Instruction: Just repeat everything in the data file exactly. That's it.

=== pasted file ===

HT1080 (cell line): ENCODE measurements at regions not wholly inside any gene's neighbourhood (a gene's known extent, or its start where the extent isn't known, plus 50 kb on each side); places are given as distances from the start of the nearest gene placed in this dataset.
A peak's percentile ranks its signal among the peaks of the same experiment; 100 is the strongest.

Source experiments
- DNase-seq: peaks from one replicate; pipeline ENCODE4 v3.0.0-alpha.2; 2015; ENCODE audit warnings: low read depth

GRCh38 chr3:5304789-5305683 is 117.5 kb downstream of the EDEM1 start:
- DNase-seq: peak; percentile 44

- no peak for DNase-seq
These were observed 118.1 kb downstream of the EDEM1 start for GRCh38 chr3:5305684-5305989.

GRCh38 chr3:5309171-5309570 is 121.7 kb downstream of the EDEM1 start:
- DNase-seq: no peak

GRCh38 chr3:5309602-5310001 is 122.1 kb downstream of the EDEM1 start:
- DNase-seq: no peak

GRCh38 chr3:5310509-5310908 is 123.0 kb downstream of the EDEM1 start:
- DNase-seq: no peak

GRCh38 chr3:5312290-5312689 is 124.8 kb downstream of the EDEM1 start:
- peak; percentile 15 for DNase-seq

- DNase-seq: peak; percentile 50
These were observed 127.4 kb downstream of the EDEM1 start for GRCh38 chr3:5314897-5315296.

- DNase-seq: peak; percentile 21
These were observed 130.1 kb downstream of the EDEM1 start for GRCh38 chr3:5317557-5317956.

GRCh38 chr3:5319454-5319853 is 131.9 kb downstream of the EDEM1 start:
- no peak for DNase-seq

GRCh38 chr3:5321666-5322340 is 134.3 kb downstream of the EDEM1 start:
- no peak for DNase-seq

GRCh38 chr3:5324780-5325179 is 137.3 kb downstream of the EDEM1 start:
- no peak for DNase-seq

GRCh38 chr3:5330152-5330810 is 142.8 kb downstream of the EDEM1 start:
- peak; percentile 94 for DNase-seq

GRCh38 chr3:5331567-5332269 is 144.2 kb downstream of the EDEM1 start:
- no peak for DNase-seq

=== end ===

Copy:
HT1080 (cell line): ENCODE measurements at regions not wholly inside any gene's neighbourhood (a gene's known extent, or its start where the extent isn't known, plus 50 kb on each side); places are given as distances from the start of the nearest gene placed in this dataset.
A peak's percentile ranks its signal among the peaks of the same experiment; 100 is the strongest.

Source experiments
- DNase-seq: peaks from one replicate; pipeline ENCODE4 v3.0.0-alpha.2; 2015; ENCODE audit warnings: low read depth

GRCh38 chr3:5304789-5305683 is 117.5 kb downstream of the EDEM1 start:
- DNase-seq: peak; percentile 44

- no peak for DNase-seq
These were observed 118.1 kb downstream of the EDEM1 start for GRCh38 chr3:5305684-5305989.

GRCh38 chr3:5309171-5309570 is 121.7 kb downstream of the EDEM1 start:
- DNase-seq: no peak

GRCh38 chr3:5309602-5310001 is 122.1 kb downstream of the EDEM1 start:
- DNase-seq: no peak

GRCh38 chr3:5310509-5310908 is 123.0 kb downstream of the EDEM1 start:
- DNase-seq: no peak

GRCh38 chr3:5312290-5312689 is 124.8 kb downstream of the EDEM1 start:
- peak; percentile 15 for DNase-seq

- DNase-seq: peak; percentile 50
These were observed 127.4 kb downstream of the EDEM1 start for GRCh38 chr3:5314897-5315296.

- DNase-seq: peak; percentile 21
These were observed 130.1 kb downstream of the EDEM1 start for GRCh38 chr3:5317557-5317956.

GRCh38 chr3:5319454-5319853 is 131.9 kb downstream of the EDEM1 start:
- no peak for DNase-seq

GRCh38 chr3:5321666-5322340 is 134.3 kb downstream of the EDEM1 start:
- no peak for DNase-seq

GRCh38 chr3:5324780-5325179 is 137.3 kb downstream of the EDEM1 start:
- no peak for DNase-seq

GRCh38 chr3:5330152-5330810 is 142.8 kb downstream of the EDEM1 start:
- peak; percentile 94 for DNase-seq

GRCh38 chr3:5331567-5332269 is 144.2 kb downstream of the EDEM1 start:
- no peak for DNase-seq